That just leaves the #1 and #10 most spacious stadiums. The Rungrado 1st of May Stadium, located in Pyongyang, North Korea, is the most spacious stadium in the world. This enormous building holds up to 114,000 soccer fans. The main tenant of the stadium also known as the May Day Stadium is the Korea DPR national soccer team. This team has appeared in the World Cup two times but has yet to win, which is why they aren’t on the FIFA World Cup Finals Winners and Runners Up map. The Rungrado 1st of May Stadium is one of the only two stadiums in the top ten not used for American football. The second is Australia’s Melbourne Cricket Ground or the #10 most spacious stadium in the world. At the Melbourne Cricket Ground, you’ll witness cricket being played. The stadium holds no more than 100,024 people.
The Smaller of the Largest-Capacity Stadiums
In contrast to the ten most spacious stadiums in the world, there are 25 smaller stadiums on the map that hold no more than 40,000 people. While these stadiums are nearly three times smaller than the #1 most spacious stadium on the map, they still tower over the many stadiums below 40,000-capacity that didn’t make the map.
Over 60% of the smaller stadiums can be found in or near Southeast Asia. Bo’an Stadium, Kunming Tuodong Sports Center, Riverside Sports Center, and Wuhu Olympic Stadium are 40,000 max capacity stadiums located in China. Malaysian stadiums including Darul Makmur, Hang Jebat, Negeri Pulau Pinang, and Sarawak stadiums are also among those that can hold no more than 40,000 people. There are also three smaller stadiums in India and Pakistan. Plus, Sri Lanka, Burma, Indonesia all have at least one small stadium. The majority of these places are reserved for soccer. We could include the OSC Metalist stadium in Kharkiv, Ukraine in this list of smallest-capacity stadiums, but their precise 40,003 people limit puts them three people above the cut-off.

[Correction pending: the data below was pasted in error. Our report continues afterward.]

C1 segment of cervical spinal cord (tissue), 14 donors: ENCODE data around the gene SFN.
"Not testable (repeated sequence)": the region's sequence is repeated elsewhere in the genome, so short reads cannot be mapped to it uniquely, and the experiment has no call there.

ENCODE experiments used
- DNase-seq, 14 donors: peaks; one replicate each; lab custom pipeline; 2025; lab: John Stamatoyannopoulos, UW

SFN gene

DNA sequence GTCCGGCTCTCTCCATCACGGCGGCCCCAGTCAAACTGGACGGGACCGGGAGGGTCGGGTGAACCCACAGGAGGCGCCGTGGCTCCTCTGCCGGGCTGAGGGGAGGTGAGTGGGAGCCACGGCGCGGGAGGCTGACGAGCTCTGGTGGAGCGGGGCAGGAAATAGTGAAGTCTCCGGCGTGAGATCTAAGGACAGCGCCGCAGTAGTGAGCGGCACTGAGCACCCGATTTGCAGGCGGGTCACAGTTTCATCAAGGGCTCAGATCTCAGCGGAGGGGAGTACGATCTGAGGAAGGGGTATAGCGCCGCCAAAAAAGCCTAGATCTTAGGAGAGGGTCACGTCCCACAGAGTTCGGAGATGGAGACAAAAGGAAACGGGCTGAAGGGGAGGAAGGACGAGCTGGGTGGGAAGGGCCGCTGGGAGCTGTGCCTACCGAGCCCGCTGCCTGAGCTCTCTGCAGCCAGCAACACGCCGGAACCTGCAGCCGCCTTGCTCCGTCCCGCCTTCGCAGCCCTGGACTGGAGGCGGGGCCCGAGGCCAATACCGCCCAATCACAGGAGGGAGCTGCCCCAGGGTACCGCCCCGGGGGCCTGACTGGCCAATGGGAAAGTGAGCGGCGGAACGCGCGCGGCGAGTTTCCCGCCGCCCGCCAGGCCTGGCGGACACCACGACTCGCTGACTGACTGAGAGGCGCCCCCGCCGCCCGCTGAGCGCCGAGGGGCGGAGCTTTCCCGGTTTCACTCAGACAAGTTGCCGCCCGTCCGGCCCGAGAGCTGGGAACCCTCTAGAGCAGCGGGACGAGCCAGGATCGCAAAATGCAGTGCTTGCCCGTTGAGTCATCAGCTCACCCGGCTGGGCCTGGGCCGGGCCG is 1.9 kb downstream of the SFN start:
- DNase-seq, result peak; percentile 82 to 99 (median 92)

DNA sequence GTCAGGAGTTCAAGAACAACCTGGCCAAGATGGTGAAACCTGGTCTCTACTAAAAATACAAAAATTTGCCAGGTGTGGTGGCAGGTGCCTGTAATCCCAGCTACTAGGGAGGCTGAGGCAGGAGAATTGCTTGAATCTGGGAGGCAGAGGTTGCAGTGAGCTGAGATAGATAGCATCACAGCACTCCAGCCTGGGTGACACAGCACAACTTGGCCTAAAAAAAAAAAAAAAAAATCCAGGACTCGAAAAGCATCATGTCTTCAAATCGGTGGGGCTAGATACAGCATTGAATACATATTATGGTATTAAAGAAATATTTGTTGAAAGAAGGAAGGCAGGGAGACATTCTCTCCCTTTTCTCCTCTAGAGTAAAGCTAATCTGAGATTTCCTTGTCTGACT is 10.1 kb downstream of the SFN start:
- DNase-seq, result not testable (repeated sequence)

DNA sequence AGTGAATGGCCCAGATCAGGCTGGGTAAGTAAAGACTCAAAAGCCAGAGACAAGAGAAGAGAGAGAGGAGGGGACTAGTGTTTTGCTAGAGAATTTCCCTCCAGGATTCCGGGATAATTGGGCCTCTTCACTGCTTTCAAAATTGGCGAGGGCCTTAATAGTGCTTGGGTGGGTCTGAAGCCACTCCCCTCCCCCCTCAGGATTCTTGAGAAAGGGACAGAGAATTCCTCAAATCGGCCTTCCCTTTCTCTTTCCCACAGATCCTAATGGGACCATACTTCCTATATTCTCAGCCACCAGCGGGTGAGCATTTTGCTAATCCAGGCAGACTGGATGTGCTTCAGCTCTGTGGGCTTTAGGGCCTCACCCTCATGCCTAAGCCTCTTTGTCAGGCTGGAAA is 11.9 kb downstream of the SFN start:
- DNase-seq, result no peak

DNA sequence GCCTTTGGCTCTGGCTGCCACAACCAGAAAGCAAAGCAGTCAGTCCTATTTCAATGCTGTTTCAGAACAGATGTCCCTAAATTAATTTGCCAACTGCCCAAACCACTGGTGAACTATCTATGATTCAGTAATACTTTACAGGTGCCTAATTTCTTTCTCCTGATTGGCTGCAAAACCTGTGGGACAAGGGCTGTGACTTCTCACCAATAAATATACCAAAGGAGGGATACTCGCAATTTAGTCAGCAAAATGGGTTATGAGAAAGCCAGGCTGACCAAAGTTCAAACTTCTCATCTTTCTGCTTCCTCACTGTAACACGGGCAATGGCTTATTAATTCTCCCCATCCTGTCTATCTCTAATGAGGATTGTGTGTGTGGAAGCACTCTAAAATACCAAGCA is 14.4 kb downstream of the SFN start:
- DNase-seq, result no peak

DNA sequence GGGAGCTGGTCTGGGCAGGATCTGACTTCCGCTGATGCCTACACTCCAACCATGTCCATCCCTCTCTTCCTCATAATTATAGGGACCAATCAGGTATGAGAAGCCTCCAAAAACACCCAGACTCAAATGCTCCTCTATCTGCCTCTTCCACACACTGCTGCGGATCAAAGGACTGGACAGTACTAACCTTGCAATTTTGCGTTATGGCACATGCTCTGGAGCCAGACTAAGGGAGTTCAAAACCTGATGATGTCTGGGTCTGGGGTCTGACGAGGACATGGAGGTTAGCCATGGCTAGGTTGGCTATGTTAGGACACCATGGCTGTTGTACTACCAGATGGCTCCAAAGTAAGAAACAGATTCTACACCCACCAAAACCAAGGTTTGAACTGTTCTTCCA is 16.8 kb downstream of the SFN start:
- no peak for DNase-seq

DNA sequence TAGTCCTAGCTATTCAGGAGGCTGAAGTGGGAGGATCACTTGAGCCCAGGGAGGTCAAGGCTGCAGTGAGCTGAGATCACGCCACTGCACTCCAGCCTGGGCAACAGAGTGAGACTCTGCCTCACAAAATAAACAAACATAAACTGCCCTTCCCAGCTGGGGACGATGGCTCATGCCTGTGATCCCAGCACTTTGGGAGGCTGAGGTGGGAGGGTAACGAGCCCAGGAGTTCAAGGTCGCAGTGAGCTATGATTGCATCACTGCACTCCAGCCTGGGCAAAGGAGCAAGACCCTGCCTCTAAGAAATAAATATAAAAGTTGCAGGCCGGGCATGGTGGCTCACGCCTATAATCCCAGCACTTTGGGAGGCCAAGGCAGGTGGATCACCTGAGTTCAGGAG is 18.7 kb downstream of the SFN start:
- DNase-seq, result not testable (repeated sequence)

Cities with the Most Stadiums & Their Main Uses
Some cities have more large stadiums than others. London, England, for example, is home to six stadiums that range in capacity between 42,055 and 90,000. Wembley Stadium is at the larger end of that range. It’s also the 16th highest capacity stadium in the world. Another city with multiple notable stadiums is Buenos Aires. The capital of Argentina has five large stadiums where various Club Atlético soccer teams play. They vary in capacity, the smallest holding no more than 43,494 people while the largest can hold up to 74,624 fans.